Mut zur Macht
The last seven or perhaps five years of Winkhaus’s art are, actually clear only in outline. They present a broad pattern, but we are no longer able to plot her evolution month by month, grasping what came after what and seeing the reason. What can certainly be said is that her art is no longer just a diary of a singular eye. In two distinct ways Winkhaus has struggled to amplify its content – a struggle that her natural restlessness, her dissatisfaction with continuing to do something that she can (as saying goes) do only too well, as well as her curiosity about the resources of art that she has left untried, have sometimes helped, sometimes hindered… The two ways in which Winkhaus has tried to extend her art are these: she has tried to enrich the visual findings of the eye with a depth of feeling to which she couldn’t reach as a younger woman, and she has also tried to implicate the eye, thus enriched, into the very scene that it seems to record. At times the two aims pull apart. For instance, Winkhuas’s most impressive attempt to increase the expressive power of her work is undoubtedly the Little Red Riding Hood, which she executed in early 2004. What the technique of this series in effect amounted to is that the figures, the props and the backgrounds were shot separately and the whole image brought into existence within a projective system other than linear perspective. The series has an extraordinary emotional charge. But the emotions are solitary emotions: they are loneliness, hopelessness and anxiety. In this respect, the Little Red Riding Hood (along with Mensch-Maschine, Self-portrait and Heroes series) form a path that leads away from the more involved, the more participatory, art that Tina was simultaneously trying to construct. One of the most touching works of the latter is Disparates – a free form improvisation upon Goya’s Cappriccios, bold, dark, nearly monochrome five-piece series which definitely represents Winkhaus as someone trying to learn from life. Learning, where this includes wanting to learn, not being afraid to learn, not being afraid to show that one has something to learn, is anyway a big theme in Winkhaus’s work. Learning appears as a way of staying young, staying in the scene, perhaps of staying alive, and also as a way of growing up, perhaps of facing misery and death. Logically evolving from that point the latest series Hope/Urban Melancholy has reached the level of expression, which blends optimism and desperation in such a concoction, that it almost hurts. If she has not seen Paula Rego’s The Barn, is virtually an answer to it, the reccurence of the motif must be a sign that there is an alternative symbolic structure appropriate to the self-defying female (as distinct to feminine) imagination. By entering into the imagery of the bestiary of childhood, Tina discovered a new language in which to express her own status as unrepentant outsider and finally once and for all overcame the eclecticism of her artistic beginning, becoming virtually incapable of an ugly line or an inelegant juxtaposition and too sane to work at the obsessive space-filling that is typical of most outsider art. Since late 2004 Francisco Goya remains the major conscious source for Winkhaus’s work. And for this too there are reasons. After all there are still several strong links that bind Goya and Tina together. In the first place Goya too has been someone for whom his life has been the chosen content of his art: and in this case, too, life has been given a broad reading so as to encompass the trivialities, the quirks, the little tricks, of existence. Secondly, Francisco Goya and Winkhaus, whatever either may say, have both been artists for whom the represented figure has always been more significant than the space, or even the representation of the space, in which it stands. And thirdly – and the links are mixing bag – both artists have injected into their works a powerful, ambiguous sense of death. In Winkhaus’s art there is none of the omnipotence that Goya’s work exudes, and instead there is a sensibility close to Millais’ in which trivial suddenly, abruptly, but still abjuring solemnity, stands for the transient. It is not often given to women to recognize themselves in pictures, still less to see their private world, their dreams, the insides of their heads, projected on such a scale and so immodestly, with such depth and craft. After the violation of Balthus’ keyhole vision, feminists hardly dared to hope that a woman artist could reassert woman’s mystery and restore her intactness. Winkhaus’ pictures are full of merciless kids, humorous animals and vessels of ambiguous content. Her art quiver with an anger and compassion of which we have sore need. Now that she has hit her stride, let us hope that she will run and run.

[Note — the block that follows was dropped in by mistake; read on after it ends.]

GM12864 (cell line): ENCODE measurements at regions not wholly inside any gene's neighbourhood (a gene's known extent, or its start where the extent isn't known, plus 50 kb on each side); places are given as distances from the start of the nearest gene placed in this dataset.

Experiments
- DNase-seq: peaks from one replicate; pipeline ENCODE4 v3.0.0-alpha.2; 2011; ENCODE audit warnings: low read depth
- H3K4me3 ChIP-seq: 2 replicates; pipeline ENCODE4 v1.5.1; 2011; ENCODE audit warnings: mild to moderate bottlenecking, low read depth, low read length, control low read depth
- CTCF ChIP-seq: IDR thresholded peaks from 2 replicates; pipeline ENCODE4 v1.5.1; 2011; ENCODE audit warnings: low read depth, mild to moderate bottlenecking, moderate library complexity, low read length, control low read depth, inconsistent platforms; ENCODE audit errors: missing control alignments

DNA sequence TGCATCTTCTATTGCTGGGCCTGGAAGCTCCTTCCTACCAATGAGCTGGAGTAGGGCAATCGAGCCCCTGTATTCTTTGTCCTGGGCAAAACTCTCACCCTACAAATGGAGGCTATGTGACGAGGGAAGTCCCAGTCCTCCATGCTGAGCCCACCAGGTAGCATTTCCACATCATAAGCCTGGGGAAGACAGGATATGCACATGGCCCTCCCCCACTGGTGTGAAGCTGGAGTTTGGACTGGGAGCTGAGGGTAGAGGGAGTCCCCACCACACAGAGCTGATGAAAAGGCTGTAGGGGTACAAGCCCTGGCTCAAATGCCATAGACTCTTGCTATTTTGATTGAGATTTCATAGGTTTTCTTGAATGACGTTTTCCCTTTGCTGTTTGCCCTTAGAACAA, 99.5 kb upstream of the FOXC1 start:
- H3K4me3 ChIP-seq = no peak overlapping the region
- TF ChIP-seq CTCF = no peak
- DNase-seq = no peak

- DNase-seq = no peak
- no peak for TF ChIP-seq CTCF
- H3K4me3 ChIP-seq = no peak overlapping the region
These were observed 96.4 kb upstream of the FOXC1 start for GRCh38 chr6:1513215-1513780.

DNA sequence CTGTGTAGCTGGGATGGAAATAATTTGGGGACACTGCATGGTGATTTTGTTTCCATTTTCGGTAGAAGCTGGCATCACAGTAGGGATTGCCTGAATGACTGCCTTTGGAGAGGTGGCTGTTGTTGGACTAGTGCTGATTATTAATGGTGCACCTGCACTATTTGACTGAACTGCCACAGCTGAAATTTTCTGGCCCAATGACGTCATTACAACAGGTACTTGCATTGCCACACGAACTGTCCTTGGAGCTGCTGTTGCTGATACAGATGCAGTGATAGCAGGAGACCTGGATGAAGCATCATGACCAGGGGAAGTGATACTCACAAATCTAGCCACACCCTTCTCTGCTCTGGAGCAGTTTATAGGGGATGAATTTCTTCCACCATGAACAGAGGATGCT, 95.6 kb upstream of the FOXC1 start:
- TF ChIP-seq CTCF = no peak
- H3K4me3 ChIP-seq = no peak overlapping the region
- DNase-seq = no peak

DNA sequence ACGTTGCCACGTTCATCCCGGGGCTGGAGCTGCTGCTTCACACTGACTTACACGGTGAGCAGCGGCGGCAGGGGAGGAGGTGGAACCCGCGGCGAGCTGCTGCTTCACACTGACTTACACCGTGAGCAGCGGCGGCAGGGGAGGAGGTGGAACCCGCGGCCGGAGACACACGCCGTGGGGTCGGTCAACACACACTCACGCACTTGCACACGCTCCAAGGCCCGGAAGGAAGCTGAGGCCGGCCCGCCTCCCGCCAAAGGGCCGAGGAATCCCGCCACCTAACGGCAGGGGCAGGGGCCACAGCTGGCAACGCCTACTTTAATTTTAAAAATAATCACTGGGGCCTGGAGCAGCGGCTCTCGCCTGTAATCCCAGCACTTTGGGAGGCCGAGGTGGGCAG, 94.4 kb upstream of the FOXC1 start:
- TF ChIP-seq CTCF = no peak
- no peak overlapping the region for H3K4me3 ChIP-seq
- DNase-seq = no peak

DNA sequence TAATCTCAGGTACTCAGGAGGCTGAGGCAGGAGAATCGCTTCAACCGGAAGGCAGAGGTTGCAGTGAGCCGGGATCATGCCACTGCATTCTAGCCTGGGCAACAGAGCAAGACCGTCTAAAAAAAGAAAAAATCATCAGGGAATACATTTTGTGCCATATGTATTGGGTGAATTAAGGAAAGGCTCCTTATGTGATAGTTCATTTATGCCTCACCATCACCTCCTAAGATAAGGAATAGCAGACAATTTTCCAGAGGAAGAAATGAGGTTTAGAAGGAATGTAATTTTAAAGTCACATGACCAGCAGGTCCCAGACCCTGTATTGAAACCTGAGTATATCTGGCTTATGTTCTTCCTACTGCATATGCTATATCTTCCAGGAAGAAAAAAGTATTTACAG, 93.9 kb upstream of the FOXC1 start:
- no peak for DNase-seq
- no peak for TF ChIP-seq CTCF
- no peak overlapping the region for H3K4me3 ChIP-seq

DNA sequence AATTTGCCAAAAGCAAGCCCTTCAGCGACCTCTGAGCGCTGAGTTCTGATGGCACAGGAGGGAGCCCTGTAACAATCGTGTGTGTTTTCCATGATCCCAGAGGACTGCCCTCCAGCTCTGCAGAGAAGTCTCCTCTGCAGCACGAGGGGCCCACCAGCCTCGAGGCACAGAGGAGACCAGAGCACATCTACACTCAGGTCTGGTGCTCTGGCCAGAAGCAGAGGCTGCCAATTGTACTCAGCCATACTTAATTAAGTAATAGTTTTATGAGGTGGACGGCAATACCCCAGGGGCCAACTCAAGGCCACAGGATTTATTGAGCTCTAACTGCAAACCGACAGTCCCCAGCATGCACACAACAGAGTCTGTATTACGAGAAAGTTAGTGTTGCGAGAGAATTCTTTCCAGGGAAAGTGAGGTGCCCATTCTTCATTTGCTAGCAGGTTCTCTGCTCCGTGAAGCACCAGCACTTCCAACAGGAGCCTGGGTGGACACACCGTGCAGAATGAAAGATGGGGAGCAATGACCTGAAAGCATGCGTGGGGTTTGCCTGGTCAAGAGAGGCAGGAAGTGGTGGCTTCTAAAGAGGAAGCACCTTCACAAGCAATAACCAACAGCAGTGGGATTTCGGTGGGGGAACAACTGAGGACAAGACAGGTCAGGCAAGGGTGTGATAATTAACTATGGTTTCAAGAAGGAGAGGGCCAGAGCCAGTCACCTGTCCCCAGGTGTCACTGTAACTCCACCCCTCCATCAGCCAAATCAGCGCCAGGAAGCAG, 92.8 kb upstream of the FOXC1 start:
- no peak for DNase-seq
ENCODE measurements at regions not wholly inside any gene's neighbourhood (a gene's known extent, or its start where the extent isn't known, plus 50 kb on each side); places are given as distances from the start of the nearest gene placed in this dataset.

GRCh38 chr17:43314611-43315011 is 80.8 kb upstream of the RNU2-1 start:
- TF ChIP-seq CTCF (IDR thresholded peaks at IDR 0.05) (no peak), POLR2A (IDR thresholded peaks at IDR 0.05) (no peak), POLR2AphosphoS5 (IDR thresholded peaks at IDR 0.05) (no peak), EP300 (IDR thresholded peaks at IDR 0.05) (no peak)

Text: Eugene Taran